Ergonomics, he says, is one of the most important things to consider when selecting a curing light. While he believes factors such as output and price are important, he feels that unless he can easily position the light close to the tooth, he’d probably reach for something else.
“The most important consideration for me is the ergonomics of the curing light,” he says. “This includes the weight of the unit and comfort of the grip, as well as the ability to position it inside the mouth to reach all areas. Personally, I like the SmartLite Focus by Dentsply Sirona because of its simple operation, its lighter weight, and ease of access to areas in the mouth. It doesn’t have the highest output compared to something like the VALO™ [by Ultradent] but I reach for the SmartLite because of the weight, more secure grip, and easier access to the back of the mouth.”
Another factor to take into account are the multiple settings offered by the light.
“I have the VALO from Ultradent, and I love it,” says Sarah Jebreil, DDS, a cosmetic dentist practicing in Newport Beach, CA “I love that it has different settings so I can use it to tack indirect restorations, then clean up my cement, and then change the setting to do a full cure.”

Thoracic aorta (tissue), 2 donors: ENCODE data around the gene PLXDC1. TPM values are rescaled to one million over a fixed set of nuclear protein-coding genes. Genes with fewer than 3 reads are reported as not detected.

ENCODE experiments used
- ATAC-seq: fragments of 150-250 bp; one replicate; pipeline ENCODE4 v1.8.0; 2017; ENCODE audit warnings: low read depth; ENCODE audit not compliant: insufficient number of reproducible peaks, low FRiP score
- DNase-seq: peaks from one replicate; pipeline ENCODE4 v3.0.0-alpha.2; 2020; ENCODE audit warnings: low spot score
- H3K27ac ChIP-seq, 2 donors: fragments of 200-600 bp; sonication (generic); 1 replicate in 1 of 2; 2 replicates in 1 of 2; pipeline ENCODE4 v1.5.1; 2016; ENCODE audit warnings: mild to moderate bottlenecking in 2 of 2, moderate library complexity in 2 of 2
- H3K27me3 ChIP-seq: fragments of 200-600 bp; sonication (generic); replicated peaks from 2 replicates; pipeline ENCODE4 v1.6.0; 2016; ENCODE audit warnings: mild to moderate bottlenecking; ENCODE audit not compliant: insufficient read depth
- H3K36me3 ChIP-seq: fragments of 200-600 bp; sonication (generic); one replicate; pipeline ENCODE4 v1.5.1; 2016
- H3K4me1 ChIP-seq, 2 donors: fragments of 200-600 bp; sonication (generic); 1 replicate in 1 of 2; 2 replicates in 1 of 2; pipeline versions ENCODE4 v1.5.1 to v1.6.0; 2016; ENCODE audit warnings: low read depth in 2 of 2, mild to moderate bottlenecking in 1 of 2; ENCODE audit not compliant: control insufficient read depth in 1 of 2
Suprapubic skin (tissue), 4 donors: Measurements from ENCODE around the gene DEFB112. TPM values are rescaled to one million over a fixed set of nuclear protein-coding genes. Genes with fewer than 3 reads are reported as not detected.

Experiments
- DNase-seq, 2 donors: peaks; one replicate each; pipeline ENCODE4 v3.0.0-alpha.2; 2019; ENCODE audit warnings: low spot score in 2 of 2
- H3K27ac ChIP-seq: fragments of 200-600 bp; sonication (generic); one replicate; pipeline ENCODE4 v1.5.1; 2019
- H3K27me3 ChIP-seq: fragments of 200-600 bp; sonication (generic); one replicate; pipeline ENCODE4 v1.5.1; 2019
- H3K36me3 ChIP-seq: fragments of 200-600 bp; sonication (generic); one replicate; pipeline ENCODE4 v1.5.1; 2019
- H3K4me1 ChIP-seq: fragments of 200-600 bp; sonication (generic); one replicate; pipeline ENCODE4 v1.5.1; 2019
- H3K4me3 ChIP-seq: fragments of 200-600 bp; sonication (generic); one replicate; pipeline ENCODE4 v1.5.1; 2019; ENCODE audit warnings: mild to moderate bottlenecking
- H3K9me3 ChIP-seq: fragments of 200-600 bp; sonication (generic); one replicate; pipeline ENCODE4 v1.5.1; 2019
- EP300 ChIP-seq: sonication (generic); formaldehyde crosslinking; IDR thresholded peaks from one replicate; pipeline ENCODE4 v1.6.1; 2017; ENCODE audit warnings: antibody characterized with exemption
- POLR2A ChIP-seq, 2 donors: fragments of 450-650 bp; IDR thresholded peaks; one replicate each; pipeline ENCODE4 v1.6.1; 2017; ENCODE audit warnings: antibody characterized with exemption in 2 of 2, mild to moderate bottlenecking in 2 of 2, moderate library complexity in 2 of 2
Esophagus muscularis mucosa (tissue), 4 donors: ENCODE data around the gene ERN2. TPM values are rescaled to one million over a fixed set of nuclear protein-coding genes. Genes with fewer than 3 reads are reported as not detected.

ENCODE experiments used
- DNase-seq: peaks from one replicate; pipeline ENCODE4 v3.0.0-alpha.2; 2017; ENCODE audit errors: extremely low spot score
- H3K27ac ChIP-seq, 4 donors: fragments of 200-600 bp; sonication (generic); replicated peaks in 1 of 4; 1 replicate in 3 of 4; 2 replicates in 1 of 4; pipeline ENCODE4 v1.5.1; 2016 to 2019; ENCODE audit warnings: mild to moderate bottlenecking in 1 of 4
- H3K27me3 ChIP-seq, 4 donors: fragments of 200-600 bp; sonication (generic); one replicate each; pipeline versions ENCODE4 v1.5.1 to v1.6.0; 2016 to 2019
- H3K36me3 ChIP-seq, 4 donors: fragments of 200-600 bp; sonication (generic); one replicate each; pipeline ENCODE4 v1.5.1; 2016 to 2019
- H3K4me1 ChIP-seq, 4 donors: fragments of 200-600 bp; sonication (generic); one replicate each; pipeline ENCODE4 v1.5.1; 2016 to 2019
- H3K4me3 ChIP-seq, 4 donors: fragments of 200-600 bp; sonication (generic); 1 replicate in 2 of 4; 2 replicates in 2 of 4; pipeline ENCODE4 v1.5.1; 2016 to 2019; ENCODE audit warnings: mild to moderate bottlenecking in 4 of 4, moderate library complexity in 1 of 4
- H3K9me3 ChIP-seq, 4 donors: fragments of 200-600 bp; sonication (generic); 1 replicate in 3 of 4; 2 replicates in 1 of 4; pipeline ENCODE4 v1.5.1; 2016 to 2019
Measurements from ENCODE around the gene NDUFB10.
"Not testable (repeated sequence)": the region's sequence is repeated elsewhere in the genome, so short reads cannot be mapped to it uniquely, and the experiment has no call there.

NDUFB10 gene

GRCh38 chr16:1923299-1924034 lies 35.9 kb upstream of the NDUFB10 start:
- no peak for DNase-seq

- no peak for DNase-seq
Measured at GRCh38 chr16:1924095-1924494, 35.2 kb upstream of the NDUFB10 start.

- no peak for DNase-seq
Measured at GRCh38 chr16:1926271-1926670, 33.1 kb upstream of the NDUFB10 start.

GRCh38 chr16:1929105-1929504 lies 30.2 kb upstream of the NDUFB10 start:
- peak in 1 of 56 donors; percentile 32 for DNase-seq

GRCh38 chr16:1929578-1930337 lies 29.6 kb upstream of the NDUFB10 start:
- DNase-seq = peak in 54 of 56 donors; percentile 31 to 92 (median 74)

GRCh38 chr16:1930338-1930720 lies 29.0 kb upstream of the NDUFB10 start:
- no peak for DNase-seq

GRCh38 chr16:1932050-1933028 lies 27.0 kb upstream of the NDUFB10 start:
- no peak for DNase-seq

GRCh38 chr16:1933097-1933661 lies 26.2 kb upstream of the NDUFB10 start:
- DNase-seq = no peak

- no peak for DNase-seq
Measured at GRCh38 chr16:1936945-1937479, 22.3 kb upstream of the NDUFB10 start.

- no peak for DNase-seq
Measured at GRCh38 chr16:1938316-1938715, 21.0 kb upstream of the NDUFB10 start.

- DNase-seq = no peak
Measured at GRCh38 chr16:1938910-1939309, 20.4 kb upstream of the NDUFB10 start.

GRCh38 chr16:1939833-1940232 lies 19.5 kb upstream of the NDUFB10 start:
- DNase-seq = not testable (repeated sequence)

According to a 2014 study conducted by the ADA Professional Product Review, VALO is also one of 3 curing lights that ranked as having irradiance above the gold standard. Additionally, the VALO Grand offers increased optics size for improved curing on larger restorations.1
In addition to selecting a high-quality light, practitioners can’t forgo technique.
“Having a good quality LED curing light with sufficient output is critical,” says Dr Goodchild. “However, proper positioning and angulation of the light as close as possible to the material being cured is critical. You also have to deliver sufficient curing times, based on factors such as output, distance to the material, and the shade of the material. It’s important to cure for enough time to properly cure the intended material.”
If your curing light is doing its job effectively, you can turn your attention to other issues that can make the difference between a successful restoration and an adhesive disaster. And the biggest one, says Dr Jebreil is isolation. “The 3 most important things to take into consideration when light-curing are isolation, isolation, isolation,” she says.